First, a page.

If You Don’t Feel Comfortable:
If there is any reason you don’t feel comfortable rescuing the dog, don’t proceed! Whether it’s because you’re alone, you’re nervous or scared, or just don’t feel confident, by all means, don’t try to rescue the dog. Dogs can sense fear and you don’t want to provoke the dog in any way. Call your local SPCA, or 411 number to find out who to contact. Provide your nearest animal rescue organization with as much information as you can: coloring, markings, breed, color of collar, gender and where you last saw the dog and which direction it was heading.




If you decided to help the dog, here are some absolute no-no’s.

-Do not chase the dog. If you run, the dog will run and that could mean out into traffic, or just away where you can’t follow.

-Do not move suddenly or speak loudly. Again, you don’t want to frighten or provoke the dog.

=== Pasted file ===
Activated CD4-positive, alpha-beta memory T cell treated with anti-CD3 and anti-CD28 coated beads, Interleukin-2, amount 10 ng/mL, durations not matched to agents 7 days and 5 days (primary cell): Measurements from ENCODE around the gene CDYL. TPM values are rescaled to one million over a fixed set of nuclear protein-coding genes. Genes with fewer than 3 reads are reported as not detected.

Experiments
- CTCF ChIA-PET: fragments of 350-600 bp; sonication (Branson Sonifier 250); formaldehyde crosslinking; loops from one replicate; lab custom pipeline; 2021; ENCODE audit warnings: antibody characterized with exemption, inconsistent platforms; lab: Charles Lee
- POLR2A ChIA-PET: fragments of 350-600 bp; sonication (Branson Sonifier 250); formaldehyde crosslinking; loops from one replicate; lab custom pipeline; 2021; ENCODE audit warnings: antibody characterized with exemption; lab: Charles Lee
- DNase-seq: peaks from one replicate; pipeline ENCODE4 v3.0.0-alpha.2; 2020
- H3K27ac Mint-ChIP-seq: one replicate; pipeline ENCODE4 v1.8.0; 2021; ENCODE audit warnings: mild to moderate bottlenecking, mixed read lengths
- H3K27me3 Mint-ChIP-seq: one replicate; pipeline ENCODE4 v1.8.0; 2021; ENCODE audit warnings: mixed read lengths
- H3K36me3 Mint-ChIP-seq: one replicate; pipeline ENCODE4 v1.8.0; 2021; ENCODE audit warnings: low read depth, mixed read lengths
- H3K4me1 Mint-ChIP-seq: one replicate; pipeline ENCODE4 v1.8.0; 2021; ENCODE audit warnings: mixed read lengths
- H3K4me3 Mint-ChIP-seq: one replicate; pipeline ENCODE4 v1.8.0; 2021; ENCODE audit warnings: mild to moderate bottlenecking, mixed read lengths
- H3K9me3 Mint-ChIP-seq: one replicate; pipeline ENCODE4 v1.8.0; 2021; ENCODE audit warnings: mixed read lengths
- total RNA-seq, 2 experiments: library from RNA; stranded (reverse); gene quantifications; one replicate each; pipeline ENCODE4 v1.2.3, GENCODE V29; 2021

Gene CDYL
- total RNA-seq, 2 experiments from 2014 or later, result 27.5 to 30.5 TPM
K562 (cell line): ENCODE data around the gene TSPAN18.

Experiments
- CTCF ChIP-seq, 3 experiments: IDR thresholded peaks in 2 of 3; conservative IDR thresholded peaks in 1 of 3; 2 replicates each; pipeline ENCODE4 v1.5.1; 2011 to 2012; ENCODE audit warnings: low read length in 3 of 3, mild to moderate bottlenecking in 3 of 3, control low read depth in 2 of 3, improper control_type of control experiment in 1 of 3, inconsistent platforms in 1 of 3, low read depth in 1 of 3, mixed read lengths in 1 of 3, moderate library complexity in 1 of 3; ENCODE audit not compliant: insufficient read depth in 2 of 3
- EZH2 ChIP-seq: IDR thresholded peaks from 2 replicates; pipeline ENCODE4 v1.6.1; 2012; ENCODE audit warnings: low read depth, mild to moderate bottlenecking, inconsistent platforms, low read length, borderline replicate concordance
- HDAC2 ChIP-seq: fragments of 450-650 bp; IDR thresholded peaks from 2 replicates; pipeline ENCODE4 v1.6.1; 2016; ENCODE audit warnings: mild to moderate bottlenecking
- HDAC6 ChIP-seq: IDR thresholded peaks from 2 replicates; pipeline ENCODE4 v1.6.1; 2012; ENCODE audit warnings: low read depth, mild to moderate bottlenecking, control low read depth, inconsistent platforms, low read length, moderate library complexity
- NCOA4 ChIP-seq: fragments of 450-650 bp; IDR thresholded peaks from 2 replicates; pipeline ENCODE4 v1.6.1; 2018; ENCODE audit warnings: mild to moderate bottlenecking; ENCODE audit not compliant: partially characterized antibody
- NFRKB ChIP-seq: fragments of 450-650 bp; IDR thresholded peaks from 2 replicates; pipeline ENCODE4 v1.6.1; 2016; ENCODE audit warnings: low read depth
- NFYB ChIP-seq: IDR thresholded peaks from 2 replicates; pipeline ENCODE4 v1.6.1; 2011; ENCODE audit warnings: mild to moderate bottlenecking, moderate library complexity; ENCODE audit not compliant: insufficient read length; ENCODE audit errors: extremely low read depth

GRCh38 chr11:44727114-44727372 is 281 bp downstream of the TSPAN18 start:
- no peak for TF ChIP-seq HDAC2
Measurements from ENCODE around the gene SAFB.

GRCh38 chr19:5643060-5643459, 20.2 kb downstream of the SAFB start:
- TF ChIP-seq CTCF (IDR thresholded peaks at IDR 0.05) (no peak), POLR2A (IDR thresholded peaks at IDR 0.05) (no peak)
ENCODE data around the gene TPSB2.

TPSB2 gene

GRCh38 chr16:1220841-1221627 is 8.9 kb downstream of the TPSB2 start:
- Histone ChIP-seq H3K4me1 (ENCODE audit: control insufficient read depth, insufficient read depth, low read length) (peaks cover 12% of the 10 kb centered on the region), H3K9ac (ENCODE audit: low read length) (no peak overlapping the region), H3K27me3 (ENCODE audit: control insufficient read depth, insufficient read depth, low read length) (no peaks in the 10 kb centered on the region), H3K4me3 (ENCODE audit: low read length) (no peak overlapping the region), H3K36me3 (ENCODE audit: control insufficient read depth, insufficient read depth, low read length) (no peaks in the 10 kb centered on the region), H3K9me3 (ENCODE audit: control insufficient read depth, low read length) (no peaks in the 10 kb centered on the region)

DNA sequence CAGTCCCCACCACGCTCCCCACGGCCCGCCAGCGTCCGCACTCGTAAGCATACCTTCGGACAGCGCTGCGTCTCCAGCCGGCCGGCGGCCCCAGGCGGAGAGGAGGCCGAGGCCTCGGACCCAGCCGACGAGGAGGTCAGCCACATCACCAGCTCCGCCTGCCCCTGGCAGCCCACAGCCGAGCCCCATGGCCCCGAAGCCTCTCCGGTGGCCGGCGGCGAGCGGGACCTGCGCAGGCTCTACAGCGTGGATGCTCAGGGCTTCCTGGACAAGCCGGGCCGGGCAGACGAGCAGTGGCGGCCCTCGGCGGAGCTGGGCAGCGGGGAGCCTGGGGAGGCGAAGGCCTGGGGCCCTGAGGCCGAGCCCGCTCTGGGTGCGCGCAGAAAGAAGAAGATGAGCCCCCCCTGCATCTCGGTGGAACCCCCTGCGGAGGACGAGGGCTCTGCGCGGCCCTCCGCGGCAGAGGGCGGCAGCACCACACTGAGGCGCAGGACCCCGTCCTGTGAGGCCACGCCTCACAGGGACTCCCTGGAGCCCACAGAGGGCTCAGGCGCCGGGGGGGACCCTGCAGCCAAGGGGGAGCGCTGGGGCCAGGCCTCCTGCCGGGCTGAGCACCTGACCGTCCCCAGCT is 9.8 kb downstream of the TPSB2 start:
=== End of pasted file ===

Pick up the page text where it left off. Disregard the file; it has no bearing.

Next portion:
-Do not proceed if the dog becomes aggressive. We shouldn’t have to say it, but it won’t be worth it or help either one of you if you are hurt. 

Securing the Dog:
This part of the process is a very delicate one. First, try calling the dog to you and maybe even offer a treat and incentive. If you’re on the road, try slowly opening the door and see if the dog jumps in.  Dogs who are used to riding in cars will be familiar with this. If you don’t feel comfortable riding in the car with the dog, call your local SPCA or Animal Rescue to meet you where you are. If you happened upon the dog in your neighborhood, trying coaxing the dog into a fenced in yard or any closed off area. read more…

6 Reasons to Adopt a Shelter Pet

Pet-AdoptionAnimal shelters and humane societies are overrun with abandoned pets looking for loving homes. The real tragedy is that thousands of these animals end up being euthanized rather than adopted. Sadly, shelter animals are often thought of as “sloppy seconds” or “someone else’s problem.” On the contrary, a rescued dog or cat can be a great alternative to purchasing a pet from a breeder. Lets be the solution to the problem of overcrowded rescue, shelters and pet homelessness. Adopting a pet from a shelter can be one of the most rewarding things you can do. The benefits are numerous.